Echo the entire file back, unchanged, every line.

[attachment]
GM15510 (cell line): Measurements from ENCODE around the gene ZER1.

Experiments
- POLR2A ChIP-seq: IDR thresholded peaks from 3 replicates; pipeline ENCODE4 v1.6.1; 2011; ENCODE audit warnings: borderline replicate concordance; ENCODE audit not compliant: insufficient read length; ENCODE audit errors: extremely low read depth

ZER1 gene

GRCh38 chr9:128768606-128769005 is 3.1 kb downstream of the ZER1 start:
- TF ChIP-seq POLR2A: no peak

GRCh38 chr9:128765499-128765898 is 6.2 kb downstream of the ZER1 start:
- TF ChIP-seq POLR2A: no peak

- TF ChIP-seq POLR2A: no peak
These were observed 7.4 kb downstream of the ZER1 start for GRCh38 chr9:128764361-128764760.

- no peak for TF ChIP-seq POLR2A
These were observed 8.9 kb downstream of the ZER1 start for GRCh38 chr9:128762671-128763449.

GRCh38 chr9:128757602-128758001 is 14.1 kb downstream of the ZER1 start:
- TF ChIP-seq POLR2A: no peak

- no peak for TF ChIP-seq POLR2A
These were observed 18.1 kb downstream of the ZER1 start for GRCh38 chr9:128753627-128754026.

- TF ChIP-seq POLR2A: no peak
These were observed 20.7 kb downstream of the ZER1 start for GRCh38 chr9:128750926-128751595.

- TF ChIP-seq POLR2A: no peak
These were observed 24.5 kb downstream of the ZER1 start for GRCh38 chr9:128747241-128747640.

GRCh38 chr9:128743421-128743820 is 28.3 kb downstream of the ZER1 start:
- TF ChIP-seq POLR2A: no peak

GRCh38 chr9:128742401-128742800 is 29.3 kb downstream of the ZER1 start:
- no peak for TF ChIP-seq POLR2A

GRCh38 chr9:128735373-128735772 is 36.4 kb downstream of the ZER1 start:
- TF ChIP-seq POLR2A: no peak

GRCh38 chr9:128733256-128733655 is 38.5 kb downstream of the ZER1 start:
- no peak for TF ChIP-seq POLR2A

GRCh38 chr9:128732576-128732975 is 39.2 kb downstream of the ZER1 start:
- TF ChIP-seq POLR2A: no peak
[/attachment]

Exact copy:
GM15510 (cell line): Measurements from ENCODE around the gene ZER1.

Experiments
- POLR2A ChIP-seq: IDR thresholded peaks from 3 replicates; pipeline ENCODE4 v1.6.1; 2011; ENCODE audit warnings: borderline replicate concordance; ENCODE audit not compliant: insufficient read length; ENCODE audit errors: extremely low read depth

ZER1 gene

GRCh38 chr9:128768606-128769005 is 3.1 kb downstream of the ZER1 start:
- TF ChIP-seq POLR2A: no peak

GRCh38 chr9:128765499-128765898 is 6.2 kb downstream of the ZER1 start:
- TF ChIP-seq POLR2A: no peak

- TF ChIP-seq POLR2A: no peak
These were observed 7.4 kb downstream of the ZER1 start for GRCh38 chr9:128764361-128764760.

- no peak for TF ChIP-seq POLR2A
These were observed 8.9 kb downstream of the ZER1 start for GRCh38 chr9:128762671-128763449.

GRCh38 chr9:128757602-128758001 is 14.1 kb downstream of the ZER1 start:
- TF ChIP-seq POLR2A: no peak

- no peak for TF ChIP-seq POLR2A
These were observed 18.1 kb downstream of the ZER1 start for GRCh38 chr9:128753627-128754026.

- TF ChIP-seq POLR2A: no peak
These were observed 20.7 kb downstream of the ZER1 start for GRCh38 chr9:128750926-128751595.

- TF ChIP-seq POLR2A: no peak
These were observed 24.5 kb downstream of the ZER1 start for GRCh38 chr9:128747241-128747640.

GRCh38 chr9:128743421-128743820 is 28.3 kb downstream of the ZER1 start:
- TF ChIP-seq POLR2A: no peak

GRCh38 chr9:128742401-128742800 is 29.3 kb downstream of the ZER1 start:
- no peak for TF ChIP-seq POLR2A

GRCh38 chr9:128735373-128735772 is 36.4 kb downstream of the ZER1 start:
- TF ChIP-seq POLR2A: no peak

GRCh38 chr9:128733256-128733655 is 38.5 kb downstream of the ZER1 start:
- no peak for TF ChIP-seq POLR2A

GRCh38 chr9:128732576-128732975 is 39.2 kb downstream of the ZER1 start:
- TF ChIP-seq POLR2A: no peak